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United Airlines Flight 608
A DC-6 similar to UAL's ill-fated Flight 608
DateOctober 24, 1947
SummaryIn-flight fire
SiteBryce Canyon National Park
Garfield County, Utah
United States
37°41′06″N 112°08′12″W / 37.685037°N 112.136616°W / 37.685037; -112.136616Coordinates: 37°41′06″N 112°08′12″W / 37.685037°N 112.136616°W / 37.685037; -112.136616
Aircraft typeDouglas DC-6
OperatorUnited Airlines
Flight originLos Angeles International Airport
DestinationChicago Midway Airport

United Airlines Flight 608 was a Douglas DC-6 airliner, registration NC37510, on a scheduled passenger flight from Los Angeles to Chicago when it crashed at 12:29 pm on October 24, 1947 about 1.5 miles (2.4 km) southeast of Bryce Canyon Airport, Utah, United States.[1] None of the five crew members and 47 passengers on board survived. It was the first crash of a DC-6, and at the time, it was the second-deadliest air crash in the United States,[2] surpassed by Eastern Air Lines Flight 605 by only one fatality.

Accident sequence

United Flight 608 departed from Los Angeles, California, at 10:23 am on a routine flight to Chicago, Illinois. At 12:21 pm, the airplane's pilot, Captain Everett L. McMillen, radioed that a fire was in the baggage compartment, which they could not control, with smoke entering the passenger cabin. The flight requested an emergency clearance to Bryce Canyon Airport, Utah, which was granted.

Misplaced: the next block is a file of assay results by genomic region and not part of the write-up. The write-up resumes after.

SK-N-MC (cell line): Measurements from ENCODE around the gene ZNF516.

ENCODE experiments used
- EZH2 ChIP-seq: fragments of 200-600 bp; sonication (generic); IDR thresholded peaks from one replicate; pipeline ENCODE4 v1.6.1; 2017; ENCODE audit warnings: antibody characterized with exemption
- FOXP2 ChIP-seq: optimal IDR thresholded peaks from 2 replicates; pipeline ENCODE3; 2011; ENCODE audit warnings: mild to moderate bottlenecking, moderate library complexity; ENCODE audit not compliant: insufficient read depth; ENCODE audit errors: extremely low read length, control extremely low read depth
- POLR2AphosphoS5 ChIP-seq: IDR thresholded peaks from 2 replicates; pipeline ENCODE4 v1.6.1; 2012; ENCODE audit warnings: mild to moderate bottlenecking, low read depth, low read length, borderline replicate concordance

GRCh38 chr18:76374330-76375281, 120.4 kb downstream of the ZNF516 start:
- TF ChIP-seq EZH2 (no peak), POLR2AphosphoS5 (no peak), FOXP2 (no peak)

As it descended, pieces of the airplane, including portions of the right wing, started to fall off, and one of the emergency flares on the wing ignited. At 12:27 pm, the last radio transmission was heard from the airplane: "We may make it – approaching a strip." Accounts from observers state the airplane passed over the canyon mesa, about 1,500 yards (1,400 m) from the airstrip. With gusts from the canyon floor flowing down the side of the mesa, the crippled aircraft, only 10 feet (3.0 m) off the ground, was pulled out of control and crashed.

Ground observers reported that occupants of the airliner, prior to the impact, were throwing various items out of the cabin door in an attempt to lighten the load as the DC-6 descended over the canyon. The airliner crashed onto National Park Service land, killing all 52 passengers and crew on board.

The October 25, 1947, edition of the Bridgeport Post reported:

Trailing smoke and flame for at least 22 miles [35 km] before it crashed, the giant ship plowed a smoke-blackened swath for 800 yards [730 m] alongside State Highway 22 [Johns Valley Road] just east of the Bryce Canyon airport. The scene is in southern Utah, about 275 miles [443 km] south of Salt Lake City.

The engines, scorched and twisted, were thrown 200 to 300 feet [61 to 91 m] beyond the burned area, while a piece of the tail – 18 to 30 feet [5.5 to 9.1 m] long – was the largest part of the aircraft remaining. The bodies, burned and unrecognizable for the most part, were horribly torn apart. Two infants and 21 or more women were among the victims, one of the women was an expectant mother. The mutilated remains were flung across the 7,300-foot [2,200 m] plateau or blown into the 200-foot [61 m] deep canyon just behind the impact point. All bodies were left at the scene until this morning, with guards posted to protect them from coyotes.